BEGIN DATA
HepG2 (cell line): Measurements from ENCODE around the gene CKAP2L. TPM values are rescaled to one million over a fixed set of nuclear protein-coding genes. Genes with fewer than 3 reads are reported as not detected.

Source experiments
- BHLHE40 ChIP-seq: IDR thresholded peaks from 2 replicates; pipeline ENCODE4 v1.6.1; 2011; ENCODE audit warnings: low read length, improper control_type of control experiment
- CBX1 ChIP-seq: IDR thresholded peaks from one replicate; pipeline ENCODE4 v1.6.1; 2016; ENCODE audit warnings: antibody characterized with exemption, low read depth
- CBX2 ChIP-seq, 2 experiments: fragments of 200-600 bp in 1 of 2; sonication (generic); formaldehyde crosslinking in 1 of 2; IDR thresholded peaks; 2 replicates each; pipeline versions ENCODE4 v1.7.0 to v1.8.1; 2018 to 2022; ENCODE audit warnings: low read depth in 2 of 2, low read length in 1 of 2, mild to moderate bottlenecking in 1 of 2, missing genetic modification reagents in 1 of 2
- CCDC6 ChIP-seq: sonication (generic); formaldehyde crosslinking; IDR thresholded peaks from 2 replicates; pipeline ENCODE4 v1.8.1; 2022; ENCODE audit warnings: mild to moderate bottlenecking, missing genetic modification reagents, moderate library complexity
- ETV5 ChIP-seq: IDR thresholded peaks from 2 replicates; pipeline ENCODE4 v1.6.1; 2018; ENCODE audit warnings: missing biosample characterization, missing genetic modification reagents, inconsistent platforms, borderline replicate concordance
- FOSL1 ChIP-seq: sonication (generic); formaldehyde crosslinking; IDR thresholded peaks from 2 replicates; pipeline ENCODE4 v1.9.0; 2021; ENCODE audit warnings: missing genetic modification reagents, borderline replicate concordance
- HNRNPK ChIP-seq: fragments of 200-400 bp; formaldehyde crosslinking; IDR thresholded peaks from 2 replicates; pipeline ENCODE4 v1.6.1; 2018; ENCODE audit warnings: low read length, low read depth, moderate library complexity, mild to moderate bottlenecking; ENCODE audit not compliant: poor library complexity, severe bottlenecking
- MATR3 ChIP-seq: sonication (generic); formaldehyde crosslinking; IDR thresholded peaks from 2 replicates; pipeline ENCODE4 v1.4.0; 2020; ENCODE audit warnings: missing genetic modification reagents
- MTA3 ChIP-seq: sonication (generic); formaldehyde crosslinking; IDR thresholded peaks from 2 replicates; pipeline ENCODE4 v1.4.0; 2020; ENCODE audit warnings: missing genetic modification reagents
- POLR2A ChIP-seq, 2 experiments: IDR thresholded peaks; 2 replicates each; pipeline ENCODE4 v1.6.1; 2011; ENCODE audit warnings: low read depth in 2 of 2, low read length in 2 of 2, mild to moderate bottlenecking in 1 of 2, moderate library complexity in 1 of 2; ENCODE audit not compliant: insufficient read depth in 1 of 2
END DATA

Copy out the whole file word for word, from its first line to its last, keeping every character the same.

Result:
HepG2 (cell line): Measurements from ENCODE around the gene CKAP2L. TPM values are rescaled to one million over a fixed set of nuclear protein-coding genes. Genes with fewer than 3 reads are reported as not detected.

Source experiments
- BHLHE40 ChIP-seq: IDR thresholded peaks from 2 replicates; pipeline ENCODE4 v1.6.1; 2011; ENCODE audit warnings: low read length, improper control_type of control experiment
- CBX1 ChIP-seq: IDR thresholded peaks from one replicate; pipeline ENCODE4 v1.6.1; 2016; ENCODE audit warnings: antibody characterized with exemption, low read depth
- CBX2 ChIP-seq, 2 experiments: fragments of 200-600 bp in 1 of 2; sonication (generic); formaldehyde crosslinking in 1 of 2; IDR thresholded peaks; 2 replicates each; pipeline versions ENCODE4 v1.7.0 to v1.8.1; 2018 to 2022; ENCODE audit warnings: low read depth in 2 of 2, low read length in 1 of 2, mild to moderate bottlenecking in 1 of 2, missing genetic modification reagents in 1 of 2
- CCDC6 ChIP-seq: sonication (generic); formaldehyde crosslinking; IDR thresholded peaks from 2 replicates; pipeline ENCODE4 v1.8.1; 2022; ENCODE audit warnings: mild to moderate bottlenecking, missing genetic modification reagents, moderate library complexity
- ETV5 ChIP-seq: IDR thresholded peaks from 2 replicates; pipeline ENCODE4 v1.6.1; 2018; ENCODE audit warnings: missing biosample characterization, missing genetic modification reagents, inconsistent platforms, borderline replicate concordance
- FOSL1 ChIP-seq: sonication (generic); formaldehyde crosslinking; IDR thresholded peaks from 2 replicates; pipeline ENCODE4 v1.9.0; 2021; ENCODE audit warnings: missing genetic modification reagents, borderline replicate concordance
- HNRNPK ChIP-seq: fragments of 200-400 bp; formaldehyde crosslinking; IDR thresholded peaks from 2 replicates; pipeline ENCODE4 v1.6.1; 2018; ENCODE audit warnings: low read length, low read depth, moderate library complexity, mild to moderate bottlenecking; ENCODE audit not compliant: poor library complexity, severe bottlenecking
- MATR3 ChIP-seq: sonication (generic); formaldehyde crosslinking; IDR thresholded peaks from 2 replicates; pipeline ENCODE4 v1.4.0; 2020; ENCODE audit warnings: missing genetic modification reagents
- MTA3 ChIP-seq: sonication (generic); formaldehyde crosslinking; IDR thresholded peaks from 2 replicates; pipeline ENCODE4 v1.4.0; 2020; ENCODE audit warnings: missing genetic modification reagents
- POLR2A ChIP-seq, 2 experiments: IDR thresholded peaks; 2 replicates each; pipeline ENCODE4 v1.6.1; 2011; ENCODE audit warnings: low read depth in 2 of 2, low read length in 2 of 2, mild to moderate bottlenecking in 1 of 2, moderate library complexity in 1 of 2; ENCODE audit not compliant: insufficient read depth in 1 of 2